1

I am using this code in order to visualize how a spinlock would prevent context switching:

pthread_spinlock_t lock;
void pp()
{
        pthread_spin_lock(&lock);
        char d = 'D';
        while(1) write(1, &d, 1);
}
void ppp()
{
        char a = 'C';
        while(1) write(1, &a, 1);
}
int main()
{
        pthread_t thread;
        pthread_t tthread;
        pthread_spin_init(&lock, PTHREAD_PROCESS_PRIVATE);
        pthread_create(&thread, NULL, pp, NULL);
        pthread_create(&tthread, NULL, ppp, NULL);
        pthread_join(thread, NULL); 
        pthread_join(tthread,NULL);
}

The problem is that I was expecting it to never switch to the second thread, since I never release the lock done in pp(), and to output DDDDDDDDDDDD... because from my understanding, it should prevent context switching. But the output I get is of the form : DCDCDCDCDCDCDCDCDCDCDCDCDCDCDCDCDCDCDCDC...

How can we explain this? Is my understanding of spinlocks incorrect?

1 Answer 1

2

You need to try to acquire the lock in all threads which are supposed to be mutually exclusive:

void ppp()
{
        pthread_spin_lock(&lock);
        char a = 'C';
        while(1) write(1, &a, 1);
}

Context-switching isn’t prevented by the lock’s existence, you prevent threads from making progress simultaneously by having them try to acquire the same lock. Threads which can’t acquire the lock spin until they can.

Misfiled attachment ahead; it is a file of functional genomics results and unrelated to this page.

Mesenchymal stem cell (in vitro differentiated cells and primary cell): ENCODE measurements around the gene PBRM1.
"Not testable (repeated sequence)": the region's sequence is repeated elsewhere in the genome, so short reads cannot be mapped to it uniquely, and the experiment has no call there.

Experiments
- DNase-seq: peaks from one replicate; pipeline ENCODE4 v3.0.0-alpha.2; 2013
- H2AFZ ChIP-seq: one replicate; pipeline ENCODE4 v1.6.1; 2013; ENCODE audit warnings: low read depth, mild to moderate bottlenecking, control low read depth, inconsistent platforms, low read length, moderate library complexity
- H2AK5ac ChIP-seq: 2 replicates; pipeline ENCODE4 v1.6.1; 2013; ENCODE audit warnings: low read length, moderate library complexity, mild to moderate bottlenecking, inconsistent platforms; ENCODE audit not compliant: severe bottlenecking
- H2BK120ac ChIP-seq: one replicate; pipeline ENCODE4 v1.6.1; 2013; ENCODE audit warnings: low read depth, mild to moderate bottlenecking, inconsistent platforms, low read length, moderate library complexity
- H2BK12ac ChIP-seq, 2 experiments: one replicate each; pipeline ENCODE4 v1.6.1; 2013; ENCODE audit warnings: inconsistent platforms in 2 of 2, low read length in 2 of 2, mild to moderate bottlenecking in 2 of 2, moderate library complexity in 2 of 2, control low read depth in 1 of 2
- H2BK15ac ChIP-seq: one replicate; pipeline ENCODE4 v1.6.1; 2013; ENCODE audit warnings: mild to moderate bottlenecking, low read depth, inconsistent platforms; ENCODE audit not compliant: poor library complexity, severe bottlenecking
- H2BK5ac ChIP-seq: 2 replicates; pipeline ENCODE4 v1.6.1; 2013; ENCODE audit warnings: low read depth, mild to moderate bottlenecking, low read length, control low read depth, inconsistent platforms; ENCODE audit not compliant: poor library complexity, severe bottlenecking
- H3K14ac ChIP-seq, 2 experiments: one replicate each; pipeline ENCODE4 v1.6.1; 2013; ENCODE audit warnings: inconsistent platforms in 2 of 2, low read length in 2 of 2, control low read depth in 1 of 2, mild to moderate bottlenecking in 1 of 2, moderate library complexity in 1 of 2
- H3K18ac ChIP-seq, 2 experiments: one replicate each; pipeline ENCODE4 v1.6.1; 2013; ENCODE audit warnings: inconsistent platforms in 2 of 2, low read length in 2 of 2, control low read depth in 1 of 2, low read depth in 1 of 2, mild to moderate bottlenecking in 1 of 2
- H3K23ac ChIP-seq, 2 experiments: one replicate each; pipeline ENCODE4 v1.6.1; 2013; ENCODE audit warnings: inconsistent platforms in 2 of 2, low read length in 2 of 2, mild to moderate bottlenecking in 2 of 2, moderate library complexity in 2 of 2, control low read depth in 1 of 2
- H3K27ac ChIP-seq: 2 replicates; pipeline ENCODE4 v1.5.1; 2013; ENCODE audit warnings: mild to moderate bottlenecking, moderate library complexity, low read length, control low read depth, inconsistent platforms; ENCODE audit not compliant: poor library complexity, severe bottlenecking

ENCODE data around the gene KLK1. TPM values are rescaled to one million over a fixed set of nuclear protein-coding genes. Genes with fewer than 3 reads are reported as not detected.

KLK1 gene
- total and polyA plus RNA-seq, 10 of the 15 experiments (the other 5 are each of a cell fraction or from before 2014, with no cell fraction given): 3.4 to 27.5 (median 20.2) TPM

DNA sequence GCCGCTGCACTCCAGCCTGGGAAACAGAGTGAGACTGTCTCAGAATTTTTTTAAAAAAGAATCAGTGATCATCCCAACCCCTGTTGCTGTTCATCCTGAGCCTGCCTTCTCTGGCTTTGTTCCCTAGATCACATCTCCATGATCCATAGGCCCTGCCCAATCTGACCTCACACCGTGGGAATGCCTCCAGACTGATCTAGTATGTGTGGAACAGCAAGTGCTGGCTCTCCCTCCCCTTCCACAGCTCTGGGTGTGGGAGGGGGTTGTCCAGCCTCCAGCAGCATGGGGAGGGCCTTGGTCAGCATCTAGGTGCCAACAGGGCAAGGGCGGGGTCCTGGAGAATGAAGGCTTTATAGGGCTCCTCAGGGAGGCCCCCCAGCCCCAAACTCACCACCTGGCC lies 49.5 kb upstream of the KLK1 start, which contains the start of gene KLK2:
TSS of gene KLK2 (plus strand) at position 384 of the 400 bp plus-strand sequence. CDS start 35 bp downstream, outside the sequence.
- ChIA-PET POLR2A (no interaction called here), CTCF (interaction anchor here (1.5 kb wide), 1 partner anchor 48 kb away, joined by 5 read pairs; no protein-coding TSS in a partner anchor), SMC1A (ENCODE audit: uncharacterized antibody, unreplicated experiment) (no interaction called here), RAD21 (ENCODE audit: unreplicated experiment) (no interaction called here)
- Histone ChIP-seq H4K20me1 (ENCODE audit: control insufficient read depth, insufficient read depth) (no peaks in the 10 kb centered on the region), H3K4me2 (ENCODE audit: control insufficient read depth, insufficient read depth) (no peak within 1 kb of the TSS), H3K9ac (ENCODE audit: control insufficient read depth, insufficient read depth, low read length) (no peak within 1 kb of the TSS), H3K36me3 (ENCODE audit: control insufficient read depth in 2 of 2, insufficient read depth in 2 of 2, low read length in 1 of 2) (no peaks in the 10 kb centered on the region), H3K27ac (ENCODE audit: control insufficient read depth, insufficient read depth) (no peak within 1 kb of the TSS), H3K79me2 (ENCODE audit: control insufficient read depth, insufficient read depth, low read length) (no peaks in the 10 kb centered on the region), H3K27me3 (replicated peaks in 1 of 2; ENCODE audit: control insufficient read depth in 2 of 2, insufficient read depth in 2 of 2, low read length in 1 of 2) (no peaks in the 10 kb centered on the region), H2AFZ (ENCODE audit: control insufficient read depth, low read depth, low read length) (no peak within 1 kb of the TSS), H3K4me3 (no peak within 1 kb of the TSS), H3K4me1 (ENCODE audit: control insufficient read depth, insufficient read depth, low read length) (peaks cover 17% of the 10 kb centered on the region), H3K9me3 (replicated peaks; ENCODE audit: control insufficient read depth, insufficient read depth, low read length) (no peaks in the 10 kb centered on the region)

4
  • Ok, I understand better how spinlock works. In fact, the difference with other types of synchronization is that we are not descheduling the thread and it has to verify the state of the lock each time, unlike something like semaphore where we make it just sleep. Is this correct?
    – Aramya
    Commented Mar 22, 2022 at 16:56
  • 1
    I’m not sure what you mean by “verify the state of the lock each time”; with any lock, you need to ensure every thread you wish to protect actually acquires the lock. The difference with semaphores is internal to the lock acquisition function: spinlocks spin, semaphores sleep. Commented Mar 22, 2022 at 17:01
  • I meant that when semaphores make a process sleep, it won't even run while the lock is hold, whereas a spin will make it run for nothing until it's released
    – Aramya
    Commented Mar 22, 2022 at 17:05
  • Ah, yes, that’s correct. Commented Mar 22, 2022 at 17:06

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